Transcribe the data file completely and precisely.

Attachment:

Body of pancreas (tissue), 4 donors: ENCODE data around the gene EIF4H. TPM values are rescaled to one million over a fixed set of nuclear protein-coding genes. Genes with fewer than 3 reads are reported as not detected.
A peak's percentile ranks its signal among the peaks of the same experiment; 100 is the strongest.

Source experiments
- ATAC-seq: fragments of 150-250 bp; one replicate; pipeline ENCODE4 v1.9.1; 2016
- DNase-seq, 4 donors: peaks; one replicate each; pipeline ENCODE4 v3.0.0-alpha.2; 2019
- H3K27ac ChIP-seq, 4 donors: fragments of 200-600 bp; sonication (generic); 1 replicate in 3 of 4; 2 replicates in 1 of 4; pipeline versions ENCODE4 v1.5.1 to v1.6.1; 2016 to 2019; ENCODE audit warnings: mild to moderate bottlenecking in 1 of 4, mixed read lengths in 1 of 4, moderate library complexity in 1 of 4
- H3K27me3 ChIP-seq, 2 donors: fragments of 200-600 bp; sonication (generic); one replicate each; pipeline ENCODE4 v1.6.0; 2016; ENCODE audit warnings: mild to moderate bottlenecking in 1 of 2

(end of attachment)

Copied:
Body of pancreas (tissue), 4 donors: ENCODE data around the gene EIF4H. TPM values are rescaled to one million over a fixed set of nuclear protein-coding genes. Genes with fewer than 3 reads are reported as not detected.
A peak's percentile ranks its signal among the peaks of the same experiment; 100 is the strongest.

Source experiments
- ATAC-seq: fragments of 150-250 bp; one replicate; pipeline ENCODE4 v1.9.1; 2016
- DNase-seq, 4 donors: peaks; one replicate each; pipeline ENCODE4 v3.0.0-alpha.2; 2019
- H3K27ac ChIP-seq, 4 donors: fragments of 200-600 bp; sonication (generic); 1 replicate in 3 of 4; 2 replicates in 1 of 4; pipeline versions ENCODE4 v1.5.1 to v1.6.1; 2016 to 2019; ENCODE audit warnings: mild to moderate bottlenecking in 1 of 4, mixed read lengths in 1 of 4, moderate library complexity in 1 of 4
- H3K27me3 ChIP-seq, 2 donors: fragments of 200-600 bp; sonication (generic); one replicate each; pipeline ENCODE4 v1.6.0; 2016; ENCODE audit warnings: mild to moderate bottlenecking in 1 of 2